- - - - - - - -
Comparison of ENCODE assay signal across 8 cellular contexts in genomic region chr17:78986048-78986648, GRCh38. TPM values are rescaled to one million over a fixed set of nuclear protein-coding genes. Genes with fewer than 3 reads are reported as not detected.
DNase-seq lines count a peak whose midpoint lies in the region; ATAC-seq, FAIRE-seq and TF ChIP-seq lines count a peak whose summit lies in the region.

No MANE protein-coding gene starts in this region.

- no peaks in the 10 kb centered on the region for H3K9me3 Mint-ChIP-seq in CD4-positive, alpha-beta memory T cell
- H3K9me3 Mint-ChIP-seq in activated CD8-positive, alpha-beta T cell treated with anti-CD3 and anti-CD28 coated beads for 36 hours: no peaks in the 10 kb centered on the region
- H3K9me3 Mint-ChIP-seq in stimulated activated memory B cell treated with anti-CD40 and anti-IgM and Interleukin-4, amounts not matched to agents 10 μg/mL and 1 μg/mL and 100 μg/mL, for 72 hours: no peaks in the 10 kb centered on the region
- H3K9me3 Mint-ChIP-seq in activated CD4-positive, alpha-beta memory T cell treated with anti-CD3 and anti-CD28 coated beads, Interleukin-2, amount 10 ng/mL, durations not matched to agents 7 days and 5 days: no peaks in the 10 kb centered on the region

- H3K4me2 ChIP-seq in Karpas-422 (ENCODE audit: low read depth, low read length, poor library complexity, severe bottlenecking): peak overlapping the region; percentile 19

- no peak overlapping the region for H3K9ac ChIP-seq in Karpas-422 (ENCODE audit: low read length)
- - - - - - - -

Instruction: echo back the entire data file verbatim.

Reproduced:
Comparison of ENCODE assay signal across 8 cellular contexts in genomic region chr17:78986048-78986648, GRCh38. TPM values are rescaled to one million over a fixed set of nuclear protein-coding genes. Genes with fewer than 3 reads are reported as not detected.
DNase-seq lines count a peak whose midpoint lies in the region; ATAC-seq, FAIRE-seq and TF ChIP-seq lines count a peak whose summit lies in the region.

No MANE protein-coding gene starts in this region.

- no peaks in the 10 kb centered on the region for H3K9me3 Mint-ChIP-seq in CD4-positive, alpha-beta memory T cell
- H3K9me3 Mint-ChIP-seq in activated CD8-positive, alpha-beta T cell treated with anti-CD3 and anti-CD28 coated beads for 36 hours: no peaks in the 10 kb centered on the region
- H3K9me3 Mint-ChIP-seq in stimulated activated memory B cell treated with anti-CD40 and anti-IgM and Interleukin-4, amounts not matched to agents 10 μg/mL and 1 μg/mL and 100 μg/mL, for 72 hours: no peaks in the 10 kb centered on the region
- H3K9me3 Mint-ChIP-seq in activated CD4-positive, alpha-beta memory T cell treated with anti-CD3 and anti-CD28 coated beads, Interleukin-2, amount 10 ng/mL, durations not matched to agents 7 days and 5 days: no peaks in the 10 kb centered on the region

- H3K4me2 ChIP-seq in Karpas-422 (ENCODE audit: low read depth, low read length, poor library complexity, severe bottlenecking): peak overlapping the region; percentile 19

- no peak overlapping the region for H3K9ac ChIP-seq in Karpas-422 (ENCODE audit: low read length)